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School B


This page has been archived. The content was correct at the time of original publication, but is no longer updated.
Created on 10 August 2010 by ncetm_administrator
Updated on 10 August 2010 by ncetm_administrator

Gloucestershire LA EiML Case Studies: School B

Luke Ryall is subject leader at an 11-18 boys grammar school with about 850 students on roll. At the time of the network meeting which first introduced the EiML materials he had been in post for just six weeks. The mathematics department at the school comprises four members of the ‘core team’ and three members of the senior leadership team who are mathematics specialists and contribute to the teaching of the subject. Three of the core team, including Luke, were new to the school in September 2009 and thus it was a time of significant change.

Throughout the past year Luke has reviewed two of the Key Elements (‘Vision and Aims’ and ‘Assessment’) and two of the Core Responsibilities (‘Developing a common purpose and shared culture’ and ‘Working and developing together as a team’). We asked Luke a few questions to get a sense of how they had proved useful:

GM: How were the materials used?
LR: The materials were introduced to me through a cluster meeting organised by the Gloucestershire Maths Advisory Team and subsequently reviewed in a meeting at school. They were primarily used to aid the planning and preparation for a departmental session aimed at developing a vision statement.

GM: What did you choose as a focus and why?
LR: Because of the recent change in personnel in the department I thought the need to develop common approaches and a shared vision was paramount. I decided on two focuses: ‘developing a vision for the department’, and ‘embedding effective practice in assessment’.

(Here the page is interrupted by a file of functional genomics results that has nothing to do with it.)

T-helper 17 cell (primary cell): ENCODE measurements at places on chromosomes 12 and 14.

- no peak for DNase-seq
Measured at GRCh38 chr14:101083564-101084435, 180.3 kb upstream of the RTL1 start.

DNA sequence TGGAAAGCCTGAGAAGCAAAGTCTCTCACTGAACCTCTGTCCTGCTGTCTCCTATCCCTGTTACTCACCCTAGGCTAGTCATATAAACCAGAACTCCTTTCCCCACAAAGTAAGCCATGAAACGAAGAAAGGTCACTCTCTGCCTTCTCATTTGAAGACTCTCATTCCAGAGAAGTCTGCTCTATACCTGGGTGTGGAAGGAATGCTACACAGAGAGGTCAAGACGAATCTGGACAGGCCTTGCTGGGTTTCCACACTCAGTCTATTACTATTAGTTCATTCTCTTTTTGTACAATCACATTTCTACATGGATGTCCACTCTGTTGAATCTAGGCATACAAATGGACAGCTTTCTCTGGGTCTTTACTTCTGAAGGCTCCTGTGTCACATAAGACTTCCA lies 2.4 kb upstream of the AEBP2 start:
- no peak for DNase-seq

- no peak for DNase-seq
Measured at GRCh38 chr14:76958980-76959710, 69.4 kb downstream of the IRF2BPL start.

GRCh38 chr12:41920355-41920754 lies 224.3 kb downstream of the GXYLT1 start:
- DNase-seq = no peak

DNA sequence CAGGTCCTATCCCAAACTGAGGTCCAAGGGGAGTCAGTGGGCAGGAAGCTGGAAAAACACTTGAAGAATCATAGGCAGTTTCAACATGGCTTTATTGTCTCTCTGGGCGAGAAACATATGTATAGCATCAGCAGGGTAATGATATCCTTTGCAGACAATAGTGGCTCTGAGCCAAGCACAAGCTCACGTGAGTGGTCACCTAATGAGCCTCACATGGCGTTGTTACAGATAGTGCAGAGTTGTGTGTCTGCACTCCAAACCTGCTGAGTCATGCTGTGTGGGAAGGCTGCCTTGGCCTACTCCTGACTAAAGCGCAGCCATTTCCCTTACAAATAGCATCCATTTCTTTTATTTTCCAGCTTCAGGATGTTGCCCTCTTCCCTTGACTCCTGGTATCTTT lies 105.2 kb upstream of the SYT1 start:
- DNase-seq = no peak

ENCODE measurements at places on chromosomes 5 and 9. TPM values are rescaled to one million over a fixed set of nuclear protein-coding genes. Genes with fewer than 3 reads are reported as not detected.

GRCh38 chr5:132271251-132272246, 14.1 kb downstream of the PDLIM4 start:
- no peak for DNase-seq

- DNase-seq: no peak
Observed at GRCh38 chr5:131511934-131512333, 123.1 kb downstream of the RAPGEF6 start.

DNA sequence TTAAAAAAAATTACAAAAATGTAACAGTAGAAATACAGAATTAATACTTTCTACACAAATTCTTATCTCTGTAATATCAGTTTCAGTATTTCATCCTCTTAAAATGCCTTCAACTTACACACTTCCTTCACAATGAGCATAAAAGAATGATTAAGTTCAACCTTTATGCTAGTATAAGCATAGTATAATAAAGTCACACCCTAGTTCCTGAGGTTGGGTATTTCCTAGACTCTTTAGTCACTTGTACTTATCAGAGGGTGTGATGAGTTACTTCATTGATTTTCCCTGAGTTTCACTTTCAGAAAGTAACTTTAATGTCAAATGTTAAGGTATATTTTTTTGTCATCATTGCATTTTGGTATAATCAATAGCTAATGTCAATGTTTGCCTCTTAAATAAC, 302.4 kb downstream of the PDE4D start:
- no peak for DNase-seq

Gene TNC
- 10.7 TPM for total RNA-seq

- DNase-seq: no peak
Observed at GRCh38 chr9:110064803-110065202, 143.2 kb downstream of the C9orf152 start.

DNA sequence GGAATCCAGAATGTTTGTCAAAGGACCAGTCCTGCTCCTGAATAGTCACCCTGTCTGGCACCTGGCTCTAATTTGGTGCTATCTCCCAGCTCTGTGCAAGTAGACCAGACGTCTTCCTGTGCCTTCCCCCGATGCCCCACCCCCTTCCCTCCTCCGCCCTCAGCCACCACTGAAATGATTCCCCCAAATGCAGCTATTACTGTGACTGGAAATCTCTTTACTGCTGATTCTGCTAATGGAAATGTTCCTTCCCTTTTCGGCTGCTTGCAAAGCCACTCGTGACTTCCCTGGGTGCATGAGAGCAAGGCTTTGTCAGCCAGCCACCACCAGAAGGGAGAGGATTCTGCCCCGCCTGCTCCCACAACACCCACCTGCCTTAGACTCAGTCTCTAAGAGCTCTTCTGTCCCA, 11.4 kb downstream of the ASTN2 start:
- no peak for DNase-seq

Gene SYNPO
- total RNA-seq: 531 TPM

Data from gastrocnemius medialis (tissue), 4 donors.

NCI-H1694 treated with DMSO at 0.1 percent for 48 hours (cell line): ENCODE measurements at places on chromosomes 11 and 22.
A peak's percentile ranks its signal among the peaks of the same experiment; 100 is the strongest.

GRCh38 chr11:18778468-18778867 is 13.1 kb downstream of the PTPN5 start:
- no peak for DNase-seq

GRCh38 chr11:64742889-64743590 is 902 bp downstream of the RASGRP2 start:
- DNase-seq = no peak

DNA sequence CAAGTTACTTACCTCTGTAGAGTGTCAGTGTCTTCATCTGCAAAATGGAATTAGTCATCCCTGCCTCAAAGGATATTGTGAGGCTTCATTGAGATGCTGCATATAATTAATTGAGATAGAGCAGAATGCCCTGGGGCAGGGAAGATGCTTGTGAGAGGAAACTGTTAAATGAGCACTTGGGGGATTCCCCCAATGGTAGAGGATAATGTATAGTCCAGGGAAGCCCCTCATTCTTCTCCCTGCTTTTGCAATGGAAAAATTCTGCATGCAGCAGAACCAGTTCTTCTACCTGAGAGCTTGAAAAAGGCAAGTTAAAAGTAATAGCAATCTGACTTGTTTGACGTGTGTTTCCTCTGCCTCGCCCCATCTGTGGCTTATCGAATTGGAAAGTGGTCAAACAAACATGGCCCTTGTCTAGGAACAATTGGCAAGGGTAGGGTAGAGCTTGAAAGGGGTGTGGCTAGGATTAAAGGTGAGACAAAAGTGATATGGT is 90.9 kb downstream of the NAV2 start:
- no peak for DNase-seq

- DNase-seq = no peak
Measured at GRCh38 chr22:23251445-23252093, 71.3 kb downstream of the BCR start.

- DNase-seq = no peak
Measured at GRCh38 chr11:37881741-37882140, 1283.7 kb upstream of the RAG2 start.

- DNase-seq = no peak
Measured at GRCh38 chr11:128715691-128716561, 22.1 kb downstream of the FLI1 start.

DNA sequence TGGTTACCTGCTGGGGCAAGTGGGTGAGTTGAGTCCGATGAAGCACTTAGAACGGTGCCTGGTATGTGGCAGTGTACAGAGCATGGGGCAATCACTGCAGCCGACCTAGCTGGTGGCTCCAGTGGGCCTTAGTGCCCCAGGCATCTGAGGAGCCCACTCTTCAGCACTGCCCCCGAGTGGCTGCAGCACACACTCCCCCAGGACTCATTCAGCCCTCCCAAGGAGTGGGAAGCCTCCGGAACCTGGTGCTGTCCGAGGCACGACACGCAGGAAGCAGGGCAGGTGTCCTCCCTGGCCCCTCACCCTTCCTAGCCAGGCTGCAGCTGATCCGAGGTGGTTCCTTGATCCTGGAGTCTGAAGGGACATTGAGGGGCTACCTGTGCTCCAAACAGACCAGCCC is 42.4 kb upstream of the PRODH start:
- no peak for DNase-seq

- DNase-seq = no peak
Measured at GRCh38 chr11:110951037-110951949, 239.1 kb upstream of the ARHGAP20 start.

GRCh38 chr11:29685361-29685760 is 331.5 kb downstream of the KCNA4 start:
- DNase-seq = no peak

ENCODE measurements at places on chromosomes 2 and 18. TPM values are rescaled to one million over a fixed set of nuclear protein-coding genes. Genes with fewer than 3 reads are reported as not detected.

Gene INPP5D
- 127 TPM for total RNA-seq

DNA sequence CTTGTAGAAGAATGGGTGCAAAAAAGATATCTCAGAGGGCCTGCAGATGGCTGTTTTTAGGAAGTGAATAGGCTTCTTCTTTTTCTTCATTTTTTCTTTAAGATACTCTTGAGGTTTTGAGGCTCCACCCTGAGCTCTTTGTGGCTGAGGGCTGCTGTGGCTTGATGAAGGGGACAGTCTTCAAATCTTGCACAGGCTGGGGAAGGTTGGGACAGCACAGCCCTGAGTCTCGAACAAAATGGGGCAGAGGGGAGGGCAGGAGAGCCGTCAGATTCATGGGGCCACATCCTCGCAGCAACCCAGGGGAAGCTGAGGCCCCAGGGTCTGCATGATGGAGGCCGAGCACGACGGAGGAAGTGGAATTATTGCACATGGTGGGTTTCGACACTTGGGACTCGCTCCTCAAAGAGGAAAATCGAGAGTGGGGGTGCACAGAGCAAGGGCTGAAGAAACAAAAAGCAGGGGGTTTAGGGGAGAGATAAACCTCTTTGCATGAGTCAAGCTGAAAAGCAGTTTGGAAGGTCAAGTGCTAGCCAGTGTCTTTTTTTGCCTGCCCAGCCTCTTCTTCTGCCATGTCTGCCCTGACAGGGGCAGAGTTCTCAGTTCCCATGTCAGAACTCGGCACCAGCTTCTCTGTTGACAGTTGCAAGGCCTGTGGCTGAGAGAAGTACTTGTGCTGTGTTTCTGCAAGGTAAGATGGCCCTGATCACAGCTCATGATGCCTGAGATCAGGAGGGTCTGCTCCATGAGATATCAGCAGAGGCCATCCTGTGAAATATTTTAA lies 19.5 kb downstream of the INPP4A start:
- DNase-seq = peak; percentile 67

GM: What actions did you take?
LR: The case studies and stories of change within ‘Developing a common purpose and shared culture’ provided helpful guidance and prompted me to allocate departmental time for an activity focussing on developing a vision statement for the department. They also discussed ways in which departmental meeting time can be used more effectively, and in conjunction with the ‘Assessment’ materials, led me to appoint an APP lead and schedule fortnightly lunchtime with the focus being on approaches to assessment at Key Stage 3.

GM: What is the current situation?
LR: There is now an agreed vision statement in place which the whole department have contributed to and this is a standard which underpins our thinking as a team. Processes for assessment at Key Stage 3 have been established, and we were invited to share these developments at a county subject leader network meeting. Our strategy for the use of the VLE as a tracking and target-setting tool linked to APP is about to go live, and several other schools have expressed an interest in adopting it. Our developments around teacher assessment and APP have also resulted in an ever-evolving ‘learning wall’ that will now be extended to Key Stage 4. Approaches to assessment at our school have also been demonstrated at an onsite session with trainee teachers from Gloucestershire University.

     
 
 



 


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